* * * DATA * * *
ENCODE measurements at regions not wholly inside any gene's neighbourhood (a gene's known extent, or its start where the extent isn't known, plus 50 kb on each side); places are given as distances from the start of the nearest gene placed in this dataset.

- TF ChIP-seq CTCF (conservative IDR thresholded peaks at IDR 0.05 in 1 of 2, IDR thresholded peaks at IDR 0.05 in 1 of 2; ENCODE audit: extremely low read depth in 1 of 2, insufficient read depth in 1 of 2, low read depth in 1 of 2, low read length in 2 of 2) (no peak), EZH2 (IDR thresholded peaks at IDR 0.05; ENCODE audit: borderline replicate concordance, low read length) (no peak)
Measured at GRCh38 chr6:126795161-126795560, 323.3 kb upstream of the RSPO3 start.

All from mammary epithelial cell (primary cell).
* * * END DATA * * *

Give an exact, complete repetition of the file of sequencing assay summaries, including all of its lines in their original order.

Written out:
ENCODE measurements at regions not wholly inside any gene's neighbourhood (a gene's known extent, or its start where the extent isn't known, plus 50 kb on each side); places are given as distances from the start of the nearest gene placed in this dataset.

- TF ChIP-seq CTCF (conservative IDR thresholded peaks at IDR 0.05 in 1 of 2, IDR thresholded peaks at IDR 0.05 in 1 of 2; ENCODE audit: extremely low read depth in 1 of 2, insufficient read depth in 1 of 2, low read depth in 1 of 2, low read length in 2 of 2) (no peak), EZH2 (IDR thresholded peaks at IDR 0.05; ENCODE audit: borderline replicate concordance, low read length) (no peak)
Measured at GRCh38 chr6:126795161-126795560, 323.3 kb upstream of the RSPO3 start.

All from mammary epithelial cell (primary cell).